Developers behind a massive development project in the Moosehead Lake region halted their plans after they said they failed to come to terms with the property’s owner.
The team working to redevelop a partially defunct ski resort in Piscataquis County sent a letter on Wednesday informing Eastern Maine Development Corporation leaders they were not moving forward with the $126.3 million project.
The decision plunged into chaos plans for a resort that aimed to reshape the region with hundreds of jobs and a much-needed economic boost to one of Maine’s poorest counties, and comes just two months after the project won a key state permit.
“The current owner of the property is pursuing legal action against the State of Maine and will only contemplate renewed options with our team at too-costly terms,” said developers Perry Williams of Big Lake Development LLC and Stephen Jones of Treadwell Franklin Infrastructure Capital.
They no longer have a clear path to acquiring the property, Williams and Jones said. They suggested another developer could step in with a smaller project or a new vision for the resort.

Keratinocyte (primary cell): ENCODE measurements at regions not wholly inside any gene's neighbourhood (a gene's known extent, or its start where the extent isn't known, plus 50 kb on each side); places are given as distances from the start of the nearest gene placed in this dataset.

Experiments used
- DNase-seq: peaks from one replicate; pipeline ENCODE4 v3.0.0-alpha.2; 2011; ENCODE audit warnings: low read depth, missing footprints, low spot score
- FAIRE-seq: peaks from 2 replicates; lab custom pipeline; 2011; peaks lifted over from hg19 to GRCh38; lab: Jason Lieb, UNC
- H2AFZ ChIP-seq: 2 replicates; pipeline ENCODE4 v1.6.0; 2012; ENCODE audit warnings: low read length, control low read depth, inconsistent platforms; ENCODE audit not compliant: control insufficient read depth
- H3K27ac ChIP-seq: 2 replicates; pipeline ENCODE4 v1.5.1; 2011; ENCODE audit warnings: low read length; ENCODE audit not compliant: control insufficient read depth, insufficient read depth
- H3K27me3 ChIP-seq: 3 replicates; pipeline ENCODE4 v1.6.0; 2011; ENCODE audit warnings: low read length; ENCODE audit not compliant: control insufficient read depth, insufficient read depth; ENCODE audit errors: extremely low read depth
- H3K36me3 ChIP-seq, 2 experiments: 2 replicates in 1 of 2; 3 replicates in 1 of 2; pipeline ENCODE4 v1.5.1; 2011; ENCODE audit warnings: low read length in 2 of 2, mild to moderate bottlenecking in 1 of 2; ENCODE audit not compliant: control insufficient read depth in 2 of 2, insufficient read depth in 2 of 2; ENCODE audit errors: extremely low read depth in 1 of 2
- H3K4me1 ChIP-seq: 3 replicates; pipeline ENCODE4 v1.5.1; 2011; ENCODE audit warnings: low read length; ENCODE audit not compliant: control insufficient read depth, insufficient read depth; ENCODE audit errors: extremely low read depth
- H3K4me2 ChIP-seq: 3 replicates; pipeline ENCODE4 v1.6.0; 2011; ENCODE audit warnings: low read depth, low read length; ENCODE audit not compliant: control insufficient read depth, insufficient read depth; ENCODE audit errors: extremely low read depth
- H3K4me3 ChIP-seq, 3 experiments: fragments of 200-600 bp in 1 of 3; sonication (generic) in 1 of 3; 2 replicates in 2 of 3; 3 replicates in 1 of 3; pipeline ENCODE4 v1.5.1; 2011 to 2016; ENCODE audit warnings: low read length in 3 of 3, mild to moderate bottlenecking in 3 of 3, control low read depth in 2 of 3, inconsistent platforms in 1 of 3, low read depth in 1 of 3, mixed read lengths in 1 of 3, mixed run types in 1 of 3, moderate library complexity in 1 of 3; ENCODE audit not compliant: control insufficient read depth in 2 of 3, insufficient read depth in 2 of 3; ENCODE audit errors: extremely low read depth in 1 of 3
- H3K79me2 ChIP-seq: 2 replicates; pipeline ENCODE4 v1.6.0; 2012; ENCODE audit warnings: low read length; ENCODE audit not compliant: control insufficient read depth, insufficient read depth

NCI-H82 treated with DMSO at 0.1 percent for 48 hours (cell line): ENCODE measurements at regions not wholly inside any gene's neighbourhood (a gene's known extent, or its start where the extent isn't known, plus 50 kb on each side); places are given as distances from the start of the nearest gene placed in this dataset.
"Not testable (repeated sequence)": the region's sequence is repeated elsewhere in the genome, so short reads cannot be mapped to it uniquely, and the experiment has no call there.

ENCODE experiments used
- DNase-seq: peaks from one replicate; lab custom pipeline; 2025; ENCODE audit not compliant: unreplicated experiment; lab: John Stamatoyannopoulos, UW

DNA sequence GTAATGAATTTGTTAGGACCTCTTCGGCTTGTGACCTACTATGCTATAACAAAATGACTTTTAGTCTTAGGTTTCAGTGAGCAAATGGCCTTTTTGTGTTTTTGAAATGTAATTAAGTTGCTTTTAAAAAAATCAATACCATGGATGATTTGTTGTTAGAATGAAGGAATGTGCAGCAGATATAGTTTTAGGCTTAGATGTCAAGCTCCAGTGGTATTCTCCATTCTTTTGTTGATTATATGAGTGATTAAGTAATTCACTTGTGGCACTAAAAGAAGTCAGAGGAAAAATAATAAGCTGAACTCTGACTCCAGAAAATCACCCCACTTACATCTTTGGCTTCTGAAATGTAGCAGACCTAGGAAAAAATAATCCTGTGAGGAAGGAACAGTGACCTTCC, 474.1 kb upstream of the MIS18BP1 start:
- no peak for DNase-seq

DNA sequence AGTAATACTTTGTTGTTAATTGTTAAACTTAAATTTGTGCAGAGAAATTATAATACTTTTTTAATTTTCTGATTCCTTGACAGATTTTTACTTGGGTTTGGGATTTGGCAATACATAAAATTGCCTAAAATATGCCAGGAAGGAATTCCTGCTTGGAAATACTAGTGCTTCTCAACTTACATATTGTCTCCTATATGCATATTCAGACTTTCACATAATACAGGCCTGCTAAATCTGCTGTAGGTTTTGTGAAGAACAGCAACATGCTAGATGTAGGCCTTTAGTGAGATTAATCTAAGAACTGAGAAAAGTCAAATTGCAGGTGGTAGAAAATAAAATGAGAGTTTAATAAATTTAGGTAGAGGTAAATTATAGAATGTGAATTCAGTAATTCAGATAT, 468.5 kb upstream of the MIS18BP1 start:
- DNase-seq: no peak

James Confalone of New Hampshire, who owns the land, has appealed a Kennebec County Superior Court justice’s ruling in favor of the state that ordered him to pay more than $4.5 million in damages. The appeal was heard Oct. 6, and as of Thursday, the court had not issued a decision, according to Danna Hayes, special assistant to the state Attorney General.
Treadwell Franklin will work with the Eastern Maine Development Corporation to repay a $385,000 loan it provided to the developers in December 2020, the letter said.
Progress has slowed due to delays with getting a public hearing scheduled and current economic conditions, but the development team is still pursuing the project and moving forward slowly, Williams said Wednesday.
“It’s a fluid process and takes time,” he said. “Much longer than we would like, but that’s the reality of the market.”
Williams would not comment further or clarify whether the project was killed or only suspended.
Stacie Beyer, acting executive director of the Land Use Planning Commission, said Wednesday that staff have not heard from the developer about the status of the project since approving the development permit in September, which is valid for two years.
The ski resort would include a detachable chairlift to the top of the mountain, base lodge that could function as a conference center, 63-room hotel, taphouse and restaurant, a zip-line tour ride and more, Williams said during a June public hearing in Greenville.
Williams applied for the permit in March 2021 and had extended a purchase and sale agreement with Confalone a number of times.